What’s wrong with the passive voice?

Ways to reduce stuffiness in business and nonfiction writing.
Perhaps it’s time to check your writing – and ask for help if you need help coming up with non-stuffiness.

Stroppy Editor

Michael Gove, the Education Secretary, has joined the Campaign Against the Passive Voice. He follows in the footsteps of Strunk and White (whose section on the passive voice, while more nuanced than many people recognise, is calamitously misleading) and of George Orwell (who complained about the passive while using it extensively himself, even in the same sentence as his complaint).

The campaign isn’t wholly wrong, but it goes too far and it doesn’t properly understand the problem. The passive voice is often better than the active, and its overuse is usually a symptom of something else.

What’s the difference?

Roughly: in the active voice, the agent performing the action is the grammatical subject of the sentence and the recipient of the action is the grammatical object. The passive voice switches this around, making the recipient of the action the grammatical subject and the agent the object. Passive verbs are formed…

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Is “Alright” Ever Alright? – Guest Post by Kathy Steinemann…

Useful insights primarily for fiction writers, although we nonfiction writers and editors will learn something too.
Enjoy … and share your comments.

Chris The Story Reading Ape's Blog

Image Source: Dictionary.com

According to EtymOnline.com, alright was attested in print by 1884.

Writers argue about its use. Some insist it’s appropriate, while others stand on the no-nada-nix-never soapbox.

Who is correct? This post will try to clear the confusion.

What do the experts say?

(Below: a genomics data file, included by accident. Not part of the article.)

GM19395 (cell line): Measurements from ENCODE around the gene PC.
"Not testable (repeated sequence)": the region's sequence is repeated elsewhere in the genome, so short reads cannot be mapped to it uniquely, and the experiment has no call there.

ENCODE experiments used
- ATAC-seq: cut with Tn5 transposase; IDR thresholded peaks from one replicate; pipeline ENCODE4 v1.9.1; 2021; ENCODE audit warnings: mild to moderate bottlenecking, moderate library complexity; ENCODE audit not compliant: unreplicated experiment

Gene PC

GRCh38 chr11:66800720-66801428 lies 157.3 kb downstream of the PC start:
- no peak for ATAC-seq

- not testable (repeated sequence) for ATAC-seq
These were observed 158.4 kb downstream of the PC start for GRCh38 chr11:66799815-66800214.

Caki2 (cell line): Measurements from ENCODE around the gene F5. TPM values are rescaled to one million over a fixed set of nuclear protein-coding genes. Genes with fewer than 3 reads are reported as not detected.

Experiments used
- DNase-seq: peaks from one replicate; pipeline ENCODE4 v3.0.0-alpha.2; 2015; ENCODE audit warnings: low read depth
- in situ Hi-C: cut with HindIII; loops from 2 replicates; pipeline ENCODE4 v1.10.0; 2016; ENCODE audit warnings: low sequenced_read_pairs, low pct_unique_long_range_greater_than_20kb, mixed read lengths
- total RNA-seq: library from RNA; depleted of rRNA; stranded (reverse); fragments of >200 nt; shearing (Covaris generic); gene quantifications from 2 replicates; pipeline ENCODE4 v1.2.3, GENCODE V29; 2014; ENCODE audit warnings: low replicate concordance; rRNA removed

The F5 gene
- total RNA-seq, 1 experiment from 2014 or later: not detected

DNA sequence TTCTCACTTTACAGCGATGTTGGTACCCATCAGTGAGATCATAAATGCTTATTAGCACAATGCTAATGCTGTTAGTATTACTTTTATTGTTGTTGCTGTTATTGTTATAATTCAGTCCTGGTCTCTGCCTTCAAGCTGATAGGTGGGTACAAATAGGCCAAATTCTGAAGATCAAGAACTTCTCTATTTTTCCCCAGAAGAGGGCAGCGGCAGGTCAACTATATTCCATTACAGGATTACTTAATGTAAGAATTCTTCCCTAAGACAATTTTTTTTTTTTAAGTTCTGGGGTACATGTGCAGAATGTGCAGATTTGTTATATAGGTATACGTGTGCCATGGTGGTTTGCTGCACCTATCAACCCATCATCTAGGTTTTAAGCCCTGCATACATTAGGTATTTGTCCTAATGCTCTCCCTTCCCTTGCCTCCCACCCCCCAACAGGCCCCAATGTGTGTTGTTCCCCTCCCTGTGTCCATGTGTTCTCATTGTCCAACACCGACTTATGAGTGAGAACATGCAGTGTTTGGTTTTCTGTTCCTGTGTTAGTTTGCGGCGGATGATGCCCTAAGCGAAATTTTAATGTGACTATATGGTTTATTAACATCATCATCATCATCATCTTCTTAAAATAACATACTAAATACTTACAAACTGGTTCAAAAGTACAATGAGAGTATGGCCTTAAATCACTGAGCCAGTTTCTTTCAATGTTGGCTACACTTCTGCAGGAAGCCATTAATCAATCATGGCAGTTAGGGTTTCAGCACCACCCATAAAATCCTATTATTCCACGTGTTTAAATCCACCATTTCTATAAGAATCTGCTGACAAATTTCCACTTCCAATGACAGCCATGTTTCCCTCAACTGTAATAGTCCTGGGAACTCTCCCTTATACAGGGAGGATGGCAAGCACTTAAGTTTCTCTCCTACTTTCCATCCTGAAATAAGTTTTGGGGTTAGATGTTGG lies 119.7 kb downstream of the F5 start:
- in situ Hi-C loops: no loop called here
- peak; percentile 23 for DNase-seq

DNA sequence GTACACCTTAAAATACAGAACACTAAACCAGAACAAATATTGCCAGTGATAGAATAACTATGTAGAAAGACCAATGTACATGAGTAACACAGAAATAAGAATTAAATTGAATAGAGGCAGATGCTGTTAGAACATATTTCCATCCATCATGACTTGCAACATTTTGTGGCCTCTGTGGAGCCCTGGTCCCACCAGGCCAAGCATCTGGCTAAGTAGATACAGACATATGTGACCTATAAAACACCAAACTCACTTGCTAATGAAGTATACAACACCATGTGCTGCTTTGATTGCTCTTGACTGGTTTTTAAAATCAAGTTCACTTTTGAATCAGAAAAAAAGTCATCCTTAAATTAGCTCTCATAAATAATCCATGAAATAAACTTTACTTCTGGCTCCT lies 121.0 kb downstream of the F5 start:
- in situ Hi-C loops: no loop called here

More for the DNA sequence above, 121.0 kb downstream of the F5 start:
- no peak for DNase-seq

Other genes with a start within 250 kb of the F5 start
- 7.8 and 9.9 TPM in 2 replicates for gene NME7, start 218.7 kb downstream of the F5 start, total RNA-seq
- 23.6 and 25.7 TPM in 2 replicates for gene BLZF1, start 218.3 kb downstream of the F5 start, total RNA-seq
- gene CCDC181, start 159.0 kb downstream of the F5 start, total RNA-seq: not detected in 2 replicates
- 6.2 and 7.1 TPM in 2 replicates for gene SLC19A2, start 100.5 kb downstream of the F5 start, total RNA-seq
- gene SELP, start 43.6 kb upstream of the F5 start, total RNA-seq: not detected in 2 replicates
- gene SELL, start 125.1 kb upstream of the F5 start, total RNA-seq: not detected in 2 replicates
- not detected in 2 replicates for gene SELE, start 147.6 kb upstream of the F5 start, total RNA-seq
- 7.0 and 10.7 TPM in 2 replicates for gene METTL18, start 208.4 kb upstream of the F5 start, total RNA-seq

I searched several sources and found the following results.

No, alright is unacceptable.

Painless Grammar, by Rebecca Elliott, PhD

The Chicago Manual of Style

AP Stylebook

Lapsing into a Comma, by Bill Walsh

All right is the only form listed.

The Synonym Finder, by J. I. Rodale

Elements of Style, by William Strunk Jr.

Alright is informal or nonstandard and less acceptable than all right.

Dictionary.com

Merriam-Webster.com

Dictionary.Cambridge.org

OxfordDictionaries.com

MacMillanDictionary.com

YourDictionary.com

CollinsDictionary.com

TheFreeDictionary.com

My hunt through several Ray Bradbury e-books found no instances of alright.

After more research…

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Group shots

Another insight from the talented Paul Hassing.
You see, we word-nerds learn a lot about all sorts of things.

Practical Copywriting Tips

group team photo shot corporate business All together now …

A small-business client sent me a photo of herself posing with staff and colleagues at an industry function.

She asked if and how the shot could be used on her website.

After examining it, here’s what I said:

Normally, pics like these bore readers to tears (so I advise ditching them).

This photo, however, is unusually well executed.

So, the questions are, will your website’s target audience:

  1. Know who these people are?
  2. Be impressed?

If 1 and 2 are YES, you could use the pic as is, with no copy at all.

If 1 is NO but  2 is YES, you’ll need to identify the people by name, title and organisation for optimal effect.

You could do this the usual way (i.e. via a caption) but it might be a bit long given the number of people in frame.

Alternatively, you could embed these…

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Writing strategy

For some time, I’ve been trying to find a way to easily share the bare bones of the writing strategy I use when I write and when I teach it.

Here’s one attempt – and I really don’t know how well it will work.

Your feedback will always be appreciated. (with apologies to my talented designer friends).

Nonfiction Writing Plan